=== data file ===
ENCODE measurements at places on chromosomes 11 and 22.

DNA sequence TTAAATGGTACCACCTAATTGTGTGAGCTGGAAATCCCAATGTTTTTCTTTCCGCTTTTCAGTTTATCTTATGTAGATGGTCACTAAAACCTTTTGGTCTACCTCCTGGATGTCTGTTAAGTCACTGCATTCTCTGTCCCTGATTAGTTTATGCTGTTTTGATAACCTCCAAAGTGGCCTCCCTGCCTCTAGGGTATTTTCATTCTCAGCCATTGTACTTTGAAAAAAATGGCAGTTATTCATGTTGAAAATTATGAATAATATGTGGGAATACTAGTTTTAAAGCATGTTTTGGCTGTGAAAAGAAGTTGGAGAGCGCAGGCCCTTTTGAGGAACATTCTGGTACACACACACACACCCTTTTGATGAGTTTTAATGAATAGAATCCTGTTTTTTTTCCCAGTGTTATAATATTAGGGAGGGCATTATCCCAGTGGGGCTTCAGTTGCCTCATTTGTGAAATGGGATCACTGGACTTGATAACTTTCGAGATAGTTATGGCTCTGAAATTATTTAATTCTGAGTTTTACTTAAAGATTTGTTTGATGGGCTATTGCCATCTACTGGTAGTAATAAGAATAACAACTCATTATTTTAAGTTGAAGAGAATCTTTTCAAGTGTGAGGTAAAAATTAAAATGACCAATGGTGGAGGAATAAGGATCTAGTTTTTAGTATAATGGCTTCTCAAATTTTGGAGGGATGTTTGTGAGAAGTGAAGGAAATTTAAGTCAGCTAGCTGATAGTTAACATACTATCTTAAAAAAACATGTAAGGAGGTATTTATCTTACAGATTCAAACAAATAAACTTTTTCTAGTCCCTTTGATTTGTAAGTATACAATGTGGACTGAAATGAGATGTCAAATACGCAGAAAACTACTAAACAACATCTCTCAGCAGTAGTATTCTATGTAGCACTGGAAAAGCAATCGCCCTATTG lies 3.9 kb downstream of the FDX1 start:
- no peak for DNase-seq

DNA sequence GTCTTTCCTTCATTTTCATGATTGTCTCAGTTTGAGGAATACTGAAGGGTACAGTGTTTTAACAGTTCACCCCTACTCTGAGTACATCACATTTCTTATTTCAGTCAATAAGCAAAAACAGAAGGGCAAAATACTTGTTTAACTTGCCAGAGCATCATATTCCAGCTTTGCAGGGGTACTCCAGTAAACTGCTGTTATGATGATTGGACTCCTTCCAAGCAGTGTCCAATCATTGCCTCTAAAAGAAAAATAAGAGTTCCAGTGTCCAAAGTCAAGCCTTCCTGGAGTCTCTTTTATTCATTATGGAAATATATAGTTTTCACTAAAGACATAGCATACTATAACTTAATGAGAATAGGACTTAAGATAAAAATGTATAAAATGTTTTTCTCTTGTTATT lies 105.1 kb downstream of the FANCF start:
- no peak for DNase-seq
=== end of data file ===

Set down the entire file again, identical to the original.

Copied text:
ENCODE measurements at places on chromosomes 11 and 22.

DNA sequence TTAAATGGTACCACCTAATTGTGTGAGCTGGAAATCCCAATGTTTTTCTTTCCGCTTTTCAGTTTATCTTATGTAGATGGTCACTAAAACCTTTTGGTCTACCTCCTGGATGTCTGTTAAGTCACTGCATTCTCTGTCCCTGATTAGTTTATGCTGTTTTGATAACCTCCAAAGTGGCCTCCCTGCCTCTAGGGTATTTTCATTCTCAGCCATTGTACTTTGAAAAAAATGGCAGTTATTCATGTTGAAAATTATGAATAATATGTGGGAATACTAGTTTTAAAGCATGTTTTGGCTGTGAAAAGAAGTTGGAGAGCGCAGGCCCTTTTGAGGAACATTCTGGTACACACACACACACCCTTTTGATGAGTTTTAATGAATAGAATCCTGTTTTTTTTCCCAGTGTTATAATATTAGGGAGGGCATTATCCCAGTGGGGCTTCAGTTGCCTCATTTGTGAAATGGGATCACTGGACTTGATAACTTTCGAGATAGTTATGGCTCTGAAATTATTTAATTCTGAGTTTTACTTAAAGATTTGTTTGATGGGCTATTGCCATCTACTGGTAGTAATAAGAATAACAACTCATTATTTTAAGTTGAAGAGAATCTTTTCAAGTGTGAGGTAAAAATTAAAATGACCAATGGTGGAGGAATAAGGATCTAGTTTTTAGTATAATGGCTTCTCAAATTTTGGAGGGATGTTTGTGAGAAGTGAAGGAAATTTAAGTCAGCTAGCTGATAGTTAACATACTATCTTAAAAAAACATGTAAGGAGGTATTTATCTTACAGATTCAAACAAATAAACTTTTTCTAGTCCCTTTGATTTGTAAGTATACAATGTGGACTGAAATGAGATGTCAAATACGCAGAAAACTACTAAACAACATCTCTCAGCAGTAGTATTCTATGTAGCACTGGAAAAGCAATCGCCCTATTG lies 3.9 kb downstream of the FDX1 start:
- no peak for DNase-seq

DNA sequence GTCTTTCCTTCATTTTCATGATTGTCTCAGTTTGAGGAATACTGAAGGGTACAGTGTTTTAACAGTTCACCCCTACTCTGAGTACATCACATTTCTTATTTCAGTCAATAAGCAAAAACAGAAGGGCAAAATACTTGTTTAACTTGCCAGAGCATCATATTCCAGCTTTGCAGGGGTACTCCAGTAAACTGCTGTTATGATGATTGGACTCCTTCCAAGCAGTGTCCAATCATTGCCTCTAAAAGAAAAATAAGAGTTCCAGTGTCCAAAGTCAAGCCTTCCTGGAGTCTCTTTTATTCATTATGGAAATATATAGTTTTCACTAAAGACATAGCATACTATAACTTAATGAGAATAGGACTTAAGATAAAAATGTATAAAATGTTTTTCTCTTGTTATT lies 105.1 kb downstream of the FANCF start:
- no peak for DNase-seq